Our local Machine Knitter Guild celebrated our Xmas Holiday meeting. We enjoyed a potluck meal and socializing.
Show and Tell, a bit of eye candy of the various stitches and yarns in the projects.
The group had a large project knitting challenge. Wonderful blanket type items were submitted. There was a random draw for cash prizes for those that submitted.
The Final entertainment was the Silent Auction of knitting related items. What a wonderful choice of items submitted by members of the group. The picture represents 1/2 of the items in the Auction. A small commission was donated to the Guild. It was great fun bidding up each other. Some of us seem to like the same goods. 😇
that wasn't enough, there was a draw for the Christmas cactus and poinsettia table setting plants.
Everyone went home happy. Even the weather co-operated as many members drive over 1 hour to attend.<<<<<
Method as follows for VERY DIRTY NEEDLES
- Remove the retainer bar from the metal knitting bed, then remove the needles.
- Wash the needles in dish soap to remove oily residue, i.e Dawn. (Like the TV advertisement for the ducks/birds.)
- If “rust” is noted, a soak in a strong black TEA solution will assist in removing the rust. Yes, the kind of tea that you drink.
- Then, rinse and treat them to a Soak in isopropyl alchol and a bit of light oil in the solution. Gun oil is good. Hoppes is one brand. If purchasing the gun oil, buy the type that is suitable for plastics.
- DRY well; perhaps a bit of exposure to heat on a tray in your oven to enhance complete drying.
- Inspect latches for free movement.
- Inspect for Straight alignment of shafts and butts.
- Replace as needed.
Further procedures may be needed before returning to the machine. Inspection of needlebed and perhaps more cleaning of the bed is required.
Storing any metal object in an atmospherically humid area will induce rust. Knitting machines should not be stored in non- climate controlled garages, humid basements, or leaky water prone sheds or attics. Known humid global locations are more conducive to “rust” formation. Breathable fabric covers go along way to contain dirt and dust buildup as well as a quick clean AFTER EVERY PROJECT.
I didn’t write a pattern for this one, but many crocheters will be able to duplicate.
A combination of DOUBLE CROCHET stitches and SLIP stitch.
4.25 mm hook.
Yarn is Red Heart UNFORGETTABLE, an acrylic.
Some yarns are a very neutral colour and shade. On their own, some would call them a “Plain Jane”, no drama, no brilliance, nothing of any note to warrant attention. They are very useful when combined with patterning stitches, (think fairisle) using a more dominent colour or in the reverse, perking up a “Plain Jane” fabric.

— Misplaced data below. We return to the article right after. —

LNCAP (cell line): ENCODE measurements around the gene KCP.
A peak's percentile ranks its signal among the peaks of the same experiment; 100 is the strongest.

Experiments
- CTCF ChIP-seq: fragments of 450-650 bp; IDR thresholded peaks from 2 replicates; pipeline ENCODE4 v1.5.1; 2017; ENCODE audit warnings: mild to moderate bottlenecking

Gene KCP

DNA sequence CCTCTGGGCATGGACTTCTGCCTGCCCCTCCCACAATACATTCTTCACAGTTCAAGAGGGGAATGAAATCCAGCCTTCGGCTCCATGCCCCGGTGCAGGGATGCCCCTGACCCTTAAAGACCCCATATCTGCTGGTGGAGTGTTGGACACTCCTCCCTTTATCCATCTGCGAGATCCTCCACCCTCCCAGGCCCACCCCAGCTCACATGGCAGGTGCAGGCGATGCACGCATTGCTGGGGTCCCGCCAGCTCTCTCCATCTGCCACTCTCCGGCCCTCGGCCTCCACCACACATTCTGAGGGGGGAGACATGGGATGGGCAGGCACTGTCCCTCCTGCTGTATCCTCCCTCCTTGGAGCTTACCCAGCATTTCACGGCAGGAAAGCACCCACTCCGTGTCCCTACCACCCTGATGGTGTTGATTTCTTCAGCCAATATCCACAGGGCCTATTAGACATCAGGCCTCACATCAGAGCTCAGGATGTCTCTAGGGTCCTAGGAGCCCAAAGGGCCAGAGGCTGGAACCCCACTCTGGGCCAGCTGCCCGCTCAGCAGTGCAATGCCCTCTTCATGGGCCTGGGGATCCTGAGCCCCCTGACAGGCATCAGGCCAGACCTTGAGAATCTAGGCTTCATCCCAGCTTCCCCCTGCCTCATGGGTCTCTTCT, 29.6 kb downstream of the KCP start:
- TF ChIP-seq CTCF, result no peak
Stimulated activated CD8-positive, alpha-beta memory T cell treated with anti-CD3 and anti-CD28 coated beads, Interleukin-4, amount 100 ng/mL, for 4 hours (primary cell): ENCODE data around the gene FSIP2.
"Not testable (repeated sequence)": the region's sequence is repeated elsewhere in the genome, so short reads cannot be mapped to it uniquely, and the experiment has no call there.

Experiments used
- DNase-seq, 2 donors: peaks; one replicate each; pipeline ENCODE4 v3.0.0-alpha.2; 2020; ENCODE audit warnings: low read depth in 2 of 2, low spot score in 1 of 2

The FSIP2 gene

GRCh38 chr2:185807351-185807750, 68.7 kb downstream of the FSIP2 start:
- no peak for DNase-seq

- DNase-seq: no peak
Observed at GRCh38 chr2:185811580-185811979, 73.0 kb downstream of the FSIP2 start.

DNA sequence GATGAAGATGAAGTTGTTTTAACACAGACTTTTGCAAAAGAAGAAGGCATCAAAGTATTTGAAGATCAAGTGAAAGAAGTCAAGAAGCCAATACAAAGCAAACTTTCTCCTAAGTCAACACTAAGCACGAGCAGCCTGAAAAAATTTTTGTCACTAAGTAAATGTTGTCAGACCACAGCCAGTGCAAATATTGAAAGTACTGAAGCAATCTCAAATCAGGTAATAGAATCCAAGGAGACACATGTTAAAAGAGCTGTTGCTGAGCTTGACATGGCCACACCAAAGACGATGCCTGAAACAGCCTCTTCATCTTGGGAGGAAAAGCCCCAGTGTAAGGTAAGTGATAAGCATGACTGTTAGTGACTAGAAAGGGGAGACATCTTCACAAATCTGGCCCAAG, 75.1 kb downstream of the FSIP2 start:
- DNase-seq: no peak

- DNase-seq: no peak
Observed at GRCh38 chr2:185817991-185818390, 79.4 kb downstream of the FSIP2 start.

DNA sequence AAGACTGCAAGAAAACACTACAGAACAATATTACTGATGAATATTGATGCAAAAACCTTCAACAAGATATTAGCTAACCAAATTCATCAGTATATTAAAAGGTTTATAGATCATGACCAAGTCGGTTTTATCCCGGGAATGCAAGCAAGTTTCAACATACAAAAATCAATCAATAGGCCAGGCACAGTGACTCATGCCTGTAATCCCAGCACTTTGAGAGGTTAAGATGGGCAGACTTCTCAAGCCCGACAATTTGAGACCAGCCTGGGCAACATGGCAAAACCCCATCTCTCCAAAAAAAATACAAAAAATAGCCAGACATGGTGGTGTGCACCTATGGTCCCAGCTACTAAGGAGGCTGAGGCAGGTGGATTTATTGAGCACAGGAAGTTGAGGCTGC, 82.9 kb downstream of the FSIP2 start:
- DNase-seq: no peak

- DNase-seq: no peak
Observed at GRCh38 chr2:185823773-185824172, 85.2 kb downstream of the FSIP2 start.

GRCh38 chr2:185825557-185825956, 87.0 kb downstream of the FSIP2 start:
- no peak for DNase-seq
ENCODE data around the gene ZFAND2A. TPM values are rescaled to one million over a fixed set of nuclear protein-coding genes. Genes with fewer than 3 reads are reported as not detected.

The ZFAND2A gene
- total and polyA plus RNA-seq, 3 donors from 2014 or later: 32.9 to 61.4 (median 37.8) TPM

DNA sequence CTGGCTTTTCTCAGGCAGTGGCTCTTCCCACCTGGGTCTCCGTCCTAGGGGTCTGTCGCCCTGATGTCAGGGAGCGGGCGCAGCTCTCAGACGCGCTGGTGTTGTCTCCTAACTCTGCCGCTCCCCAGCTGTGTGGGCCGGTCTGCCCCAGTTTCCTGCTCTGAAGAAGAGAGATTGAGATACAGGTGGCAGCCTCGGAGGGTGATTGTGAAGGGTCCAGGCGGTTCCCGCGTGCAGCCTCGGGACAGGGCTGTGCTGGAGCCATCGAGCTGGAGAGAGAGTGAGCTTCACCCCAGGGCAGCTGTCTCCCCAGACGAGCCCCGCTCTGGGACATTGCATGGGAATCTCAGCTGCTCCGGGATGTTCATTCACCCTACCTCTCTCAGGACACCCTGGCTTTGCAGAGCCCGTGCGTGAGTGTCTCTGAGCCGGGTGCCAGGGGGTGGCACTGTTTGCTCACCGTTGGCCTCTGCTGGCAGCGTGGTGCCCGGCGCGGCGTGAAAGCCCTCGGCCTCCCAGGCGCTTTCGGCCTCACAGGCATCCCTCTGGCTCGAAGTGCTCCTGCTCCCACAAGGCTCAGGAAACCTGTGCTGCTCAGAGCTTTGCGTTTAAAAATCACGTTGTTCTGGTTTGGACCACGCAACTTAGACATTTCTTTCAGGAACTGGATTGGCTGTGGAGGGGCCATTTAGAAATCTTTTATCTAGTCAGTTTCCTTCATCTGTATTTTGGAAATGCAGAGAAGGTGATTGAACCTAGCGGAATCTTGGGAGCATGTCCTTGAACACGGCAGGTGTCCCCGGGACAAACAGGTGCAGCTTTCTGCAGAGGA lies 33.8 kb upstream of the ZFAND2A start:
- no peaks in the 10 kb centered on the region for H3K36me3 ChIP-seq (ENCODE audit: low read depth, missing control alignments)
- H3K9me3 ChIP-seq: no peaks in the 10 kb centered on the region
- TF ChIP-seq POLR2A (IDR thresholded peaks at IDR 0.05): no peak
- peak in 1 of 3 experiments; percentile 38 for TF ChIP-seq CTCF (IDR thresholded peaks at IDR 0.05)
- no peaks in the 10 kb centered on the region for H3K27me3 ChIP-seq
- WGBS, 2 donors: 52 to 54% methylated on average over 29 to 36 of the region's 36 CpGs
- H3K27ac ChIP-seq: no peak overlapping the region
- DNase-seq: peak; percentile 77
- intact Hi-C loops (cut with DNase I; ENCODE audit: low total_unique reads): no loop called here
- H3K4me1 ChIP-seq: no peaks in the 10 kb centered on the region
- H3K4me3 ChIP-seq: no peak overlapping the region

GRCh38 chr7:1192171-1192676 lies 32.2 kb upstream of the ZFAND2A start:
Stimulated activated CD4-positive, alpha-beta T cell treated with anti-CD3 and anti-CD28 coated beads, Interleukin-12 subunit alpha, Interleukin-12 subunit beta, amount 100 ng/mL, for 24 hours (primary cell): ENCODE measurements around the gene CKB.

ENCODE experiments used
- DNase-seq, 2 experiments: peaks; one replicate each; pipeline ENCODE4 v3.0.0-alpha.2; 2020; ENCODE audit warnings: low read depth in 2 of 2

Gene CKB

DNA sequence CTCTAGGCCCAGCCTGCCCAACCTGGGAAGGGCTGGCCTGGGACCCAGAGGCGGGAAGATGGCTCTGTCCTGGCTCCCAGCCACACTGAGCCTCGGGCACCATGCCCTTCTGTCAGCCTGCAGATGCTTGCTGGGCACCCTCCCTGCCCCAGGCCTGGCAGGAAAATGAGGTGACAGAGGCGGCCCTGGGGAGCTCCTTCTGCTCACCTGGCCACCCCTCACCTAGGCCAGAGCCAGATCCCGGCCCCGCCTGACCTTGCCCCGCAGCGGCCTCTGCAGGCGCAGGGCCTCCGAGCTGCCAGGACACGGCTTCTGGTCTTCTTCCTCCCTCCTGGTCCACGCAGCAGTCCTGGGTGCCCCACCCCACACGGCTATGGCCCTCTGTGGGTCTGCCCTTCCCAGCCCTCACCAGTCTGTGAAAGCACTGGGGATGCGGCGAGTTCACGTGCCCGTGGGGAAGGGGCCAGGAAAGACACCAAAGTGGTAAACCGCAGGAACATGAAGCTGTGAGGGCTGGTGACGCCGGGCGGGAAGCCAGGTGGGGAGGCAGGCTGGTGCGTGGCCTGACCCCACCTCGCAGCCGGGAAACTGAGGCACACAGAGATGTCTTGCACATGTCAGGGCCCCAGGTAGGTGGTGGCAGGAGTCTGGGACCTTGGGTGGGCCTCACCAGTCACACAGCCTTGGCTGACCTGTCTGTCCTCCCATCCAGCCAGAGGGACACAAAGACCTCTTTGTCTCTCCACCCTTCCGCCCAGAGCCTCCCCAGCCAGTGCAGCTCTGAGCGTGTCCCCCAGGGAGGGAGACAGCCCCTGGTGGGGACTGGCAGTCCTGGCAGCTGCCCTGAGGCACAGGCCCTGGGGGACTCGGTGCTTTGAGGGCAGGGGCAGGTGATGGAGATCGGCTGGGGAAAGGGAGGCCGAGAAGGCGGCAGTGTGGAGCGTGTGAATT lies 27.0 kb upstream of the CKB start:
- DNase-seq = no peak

Here is a sample that I worked up. It features the use of yarn and hand embroidery. I used yarn, but decorative threads, cords, satuche, cotton embroidary threads, silk ribbon, and beads can be used and would defintely have enhanced my “Plain Jane” hat.
I’m on a quest to knit up bits and pieces of yarns. Odd balls, that I have collected over the years.
Scarves can be produced using 50 gm of one yarn and 100 gm of another yarn. Pick a stitch sequence that is 2 row and alternate with a 4 row repeat.
This will produce a 150 gm scarf. The length and width will depend on the chosen yarn, needle size etc. In general this will work out well.
Hats too can be knit or crocheted in a similar manner. The hat was a 4 row colour change. I made a boo, boo. It wasn’t until I was blocking that I realized that I should have picked a better colour combination.
Knit Kits, some knitters love them, others not so much.
This one was a cotton/silk yarn scarf. It was shorter than expected, but still OK. The colour changes were very pleasing.
The kit was from KNIT HOUSE, located at the Farmers Market, in St. Jacobs, ON. Canada.
I purchased this yarn at a recent Knitters Fair. The acompanying pattern requested 12 mm needles. I didn’t have that size, but used 9mm. It was knit “Flat”. The stitch was “garter” stitch. (Knit every row). I knit until I ran out of yarn. Depth is approx 18-20 inches. Cast on 110-120 stitches.
The colours were as they came off the ball, even though it looks like 2 different colourways.
I receive many compliments while wearing it. It is Very comfortable in hot weather as it is cotton & acrylic mix.
I crocheted these Baby Ugg type boots.
Lette Lopi. 25 gm of the beige yarn for the upper part of the boots. 4mm crochet hook.
The bottom/sole length measures 5 inches.
Quite pleased over all. The Free instructions on the home page was not quite the same as the video. I found that I need to use both.
The KW Knitters Guild hosted a Knitters Fair. Complete with speakers and Yarn vendors. 118 vendors as mentioned in the handout.
Yarn everywhere…….for me, it was a visual overload. The yarns were of every fibre, every colour and every price. Many hand dyed, variagated, ombre colouring, fancies, hand spun with beads in the strand. I wish that I had taken more and better pictures.
I purchased a couple of kits, one for a scarf and another for a loose cape like coverup. The best was that my daughter bought me a wonderful knitting bag. It sits up nicely……I love the design. It is made by a Toronto area artisan, who can make custom ones on request.
The event was held in Kitchener, ON. Canada in a Sports Arena (think hockey). This was only one section and the promenade hallways were also filled with vendors.
I met a fun couple of Artisans, she a spinner, he a potter and their baby in the baby carriage. They appeared to thoroughly enjoy presenting their wares. The buttons are of a very thin clay that happens to co-ordinate with my other yarn purchase. The handspun, just because. 🙂